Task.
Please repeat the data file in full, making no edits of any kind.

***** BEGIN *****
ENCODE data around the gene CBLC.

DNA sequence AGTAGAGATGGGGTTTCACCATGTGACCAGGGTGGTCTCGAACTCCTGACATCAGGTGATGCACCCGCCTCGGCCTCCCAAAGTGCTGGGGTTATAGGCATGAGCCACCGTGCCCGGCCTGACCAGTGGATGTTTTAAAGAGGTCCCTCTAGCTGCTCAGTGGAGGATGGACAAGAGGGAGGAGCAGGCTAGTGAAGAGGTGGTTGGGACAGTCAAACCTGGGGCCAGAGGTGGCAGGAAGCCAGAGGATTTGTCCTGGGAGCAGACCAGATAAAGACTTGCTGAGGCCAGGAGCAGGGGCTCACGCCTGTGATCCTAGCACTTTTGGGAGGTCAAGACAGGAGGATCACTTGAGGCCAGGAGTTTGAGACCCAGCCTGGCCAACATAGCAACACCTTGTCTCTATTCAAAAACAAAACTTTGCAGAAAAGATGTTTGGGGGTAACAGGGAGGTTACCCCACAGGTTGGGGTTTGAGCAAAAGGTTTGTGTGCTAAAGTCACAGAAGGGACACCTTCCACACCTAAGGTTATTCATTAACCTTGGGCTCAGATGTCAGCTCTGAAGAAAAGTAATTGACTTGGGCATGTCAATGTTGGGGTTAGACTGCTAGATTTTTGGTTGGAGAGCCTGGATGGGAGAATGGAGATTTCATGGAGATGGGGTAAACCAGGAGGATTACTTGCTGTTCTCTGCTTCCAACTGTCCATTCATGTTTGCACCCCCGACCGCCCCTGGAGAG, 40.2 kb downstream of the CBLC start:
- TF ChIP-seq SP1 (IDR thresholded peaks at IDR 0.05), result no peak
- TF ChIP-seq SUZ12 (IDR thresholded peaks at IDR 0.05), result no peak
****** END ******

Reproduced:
ENCODE data around the gene CBLC.

DNA sequence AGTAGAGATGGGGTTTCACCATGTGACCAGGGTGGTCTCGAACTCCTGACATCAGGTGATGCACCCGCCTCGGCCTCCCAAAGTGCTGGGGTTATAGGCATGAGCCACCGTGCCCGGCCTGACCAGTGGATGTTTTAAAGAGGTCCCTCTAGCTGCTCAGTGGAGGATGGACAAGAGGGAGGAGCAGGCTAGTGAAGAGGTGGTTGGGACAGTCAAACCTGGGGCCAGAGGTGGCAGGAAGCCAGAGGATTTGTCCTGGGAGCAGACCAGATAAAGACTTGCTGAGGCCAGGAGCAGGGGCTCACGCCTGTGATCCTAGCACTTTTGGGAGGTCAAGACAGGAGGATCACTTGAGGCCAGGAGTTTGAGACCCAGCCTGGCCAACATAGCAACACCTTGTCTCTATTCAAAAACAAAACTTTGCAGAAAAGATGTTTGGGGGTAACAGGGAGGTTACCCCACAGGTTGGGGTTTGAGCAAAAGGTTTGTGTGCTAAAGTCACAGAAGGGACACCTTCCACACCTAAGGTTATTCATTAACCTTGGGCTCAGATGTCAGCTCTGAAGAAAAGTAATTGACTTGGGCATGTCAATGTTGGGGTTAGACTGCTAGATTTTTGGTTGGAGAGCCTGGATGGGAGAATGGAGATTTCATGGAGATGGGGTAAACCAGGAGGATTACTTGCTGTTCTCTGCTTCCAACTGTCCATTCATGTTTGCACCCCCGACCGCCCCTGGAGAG, 40.2 kb downstream of the CBLC start:
- TF ChIP-seq SP1 (IDR thresholded peaks at IDR 0.05), result no peak
- TF ChIP-seq SUZ12 (IDR thresholded peaks at IDR 0.05), result no peak